Sylvia Lee + Jeff Goodman Studio Horizon

By January 17, 2019Exhibitions

Sylvia Lee + Jeff Goodman Studio present ‘Horizon’, a glass installation at Loop Gallery for Design Week in Toronto

Sylvia Lee, Executive and Creative Director of Jeff Goodman Studio, is pleased to present ‘Horizon’ for DesignTO 2019. Building on the multi-year success of the studio’s past projects for Toronto’s Design Week, Lee will return to traditional glass blowing with the Horizon exhibition and fill the window at Loop gallery with floor-to-ceiling blown glass pieces.

“Last year we really pushed the technical envelope with our origami-inspired glass installation. This year with Horizon, we use traditional blown glass as a vehicle to inject unapologetic, intense, beautiful colour into a space. This is about passionate colour and how we can live with glass as an architectural element in our everyday life.”

On the concept, Lee says “I imagined looking through the keyhole of a door, and seeing the horizon at sunset. I wanted to translate the intensity of colour in that micro experience into a macro expression. Horizon at Loop gallery is that macro expression.”

The installation is adapted from the Cascade product popular with clients at Jeff Goodman Studio.  It’s a customizable configuration of blown glass pieces that is engineered to hang from the ceiling or be secured from the floor to ceiling.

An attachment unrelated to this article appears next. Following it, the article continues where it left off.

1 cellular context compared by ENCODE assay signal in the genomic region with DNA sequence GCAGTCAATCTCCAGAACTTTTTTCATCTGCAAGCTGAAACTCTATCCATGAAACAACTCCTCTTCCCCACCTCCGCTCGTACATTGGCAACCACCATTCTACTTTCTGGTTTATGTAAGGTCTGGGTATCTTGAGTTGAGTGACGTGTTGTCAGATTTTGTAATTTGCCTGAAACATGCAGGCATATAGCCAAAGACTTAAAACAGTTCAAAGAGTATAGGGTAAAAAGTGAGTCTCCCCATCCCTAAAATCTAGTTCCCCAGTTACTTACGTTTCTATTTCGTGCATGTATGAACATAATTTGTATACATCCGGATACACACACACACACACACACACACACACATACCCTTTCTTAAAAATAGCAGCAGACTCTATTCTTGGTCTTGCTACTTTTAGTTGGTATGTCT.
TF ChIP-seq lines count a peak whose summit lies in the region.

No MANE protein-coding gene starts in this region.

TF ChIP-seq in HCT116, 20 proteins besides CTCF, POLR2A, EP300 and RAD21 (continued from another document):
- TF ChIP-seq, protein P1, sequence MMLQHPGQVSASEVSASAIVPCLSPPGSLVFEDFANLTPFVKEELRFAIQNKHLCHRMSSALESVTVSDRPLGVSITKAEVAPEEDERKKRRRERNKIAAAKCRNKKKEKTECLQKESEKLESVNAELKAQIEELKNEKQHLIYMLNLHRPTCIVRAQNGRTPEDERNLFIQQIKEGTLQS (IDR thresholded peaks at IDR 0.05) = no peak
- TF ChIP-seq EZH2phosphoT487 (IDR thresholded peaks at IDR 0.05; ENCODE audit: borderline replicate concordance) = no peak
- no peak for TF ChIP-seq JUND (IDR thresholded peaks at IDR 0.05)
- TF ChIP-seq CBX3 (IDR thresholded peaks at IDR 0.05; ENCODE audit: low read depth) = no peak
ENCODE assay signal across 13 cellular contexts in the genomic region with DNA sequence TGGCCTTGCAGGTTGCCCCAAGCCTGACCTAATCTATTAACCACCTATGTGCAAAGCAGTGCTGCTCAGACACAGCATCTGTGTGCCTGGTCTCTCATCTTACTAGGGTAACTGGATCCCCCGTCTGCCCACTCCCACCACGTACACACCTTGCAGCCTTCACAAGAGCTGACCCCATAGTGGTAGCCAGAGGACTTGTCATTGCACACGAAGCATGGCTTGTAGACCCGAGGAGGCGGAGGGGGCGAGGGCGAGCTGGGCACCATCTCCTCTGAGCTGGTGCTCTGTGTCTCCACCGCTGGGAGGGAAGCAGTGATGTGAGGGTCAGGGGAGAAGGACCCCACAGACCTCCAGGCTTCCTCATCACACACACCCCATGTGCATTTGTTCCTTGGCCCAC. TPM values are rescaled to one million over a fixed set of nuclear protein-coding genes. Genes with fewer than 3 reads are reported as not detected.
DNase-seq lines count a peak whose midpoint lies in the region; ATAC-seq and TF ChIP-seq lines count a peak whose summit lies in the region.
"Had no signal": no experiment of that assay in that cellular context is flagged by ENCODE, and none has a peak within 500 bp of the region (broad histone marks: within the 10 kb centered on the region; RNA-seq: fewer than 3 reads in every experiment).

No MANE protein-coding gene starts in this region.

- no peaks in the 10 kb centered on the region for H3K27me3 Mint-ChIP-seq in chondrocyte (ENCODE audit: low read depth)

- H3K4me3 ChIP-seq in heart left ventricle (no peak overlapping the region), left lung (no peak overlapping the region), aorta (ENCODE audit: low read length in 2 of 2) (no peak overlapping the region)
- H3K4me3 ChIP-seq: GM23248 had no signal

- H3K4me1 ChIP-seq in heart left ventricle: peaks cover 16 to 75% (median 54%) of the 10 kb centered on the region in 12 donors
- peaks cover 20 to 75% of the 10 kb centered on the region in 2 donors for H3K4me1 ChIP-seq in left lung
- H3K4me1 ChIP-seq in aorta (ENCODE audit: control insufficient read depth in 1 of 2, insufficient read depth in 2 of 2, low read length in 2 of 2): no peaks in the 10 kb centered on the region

Lee explains further. “Our Cascade product is a completely customizable tool we often present to clients, architects and designers who need architectural screens, chandeliers or installations for an interior. It’s a series of custom blown pieces engineered precisely to hang in suspended animation. They can control the colour, shape, layering, density and configuration. It’s a great tool for them to express their vision for a project and bring glass into the space.”

Jeff Goodman Studio’s large-scale work complements a robust offering of glass vessels on display in galleries all over North America. The studio’s work is sought after by art collectors and has been recognized by the prestigious Corning Museum of Glass in New York as a “…feat of engineering and experimentation…”

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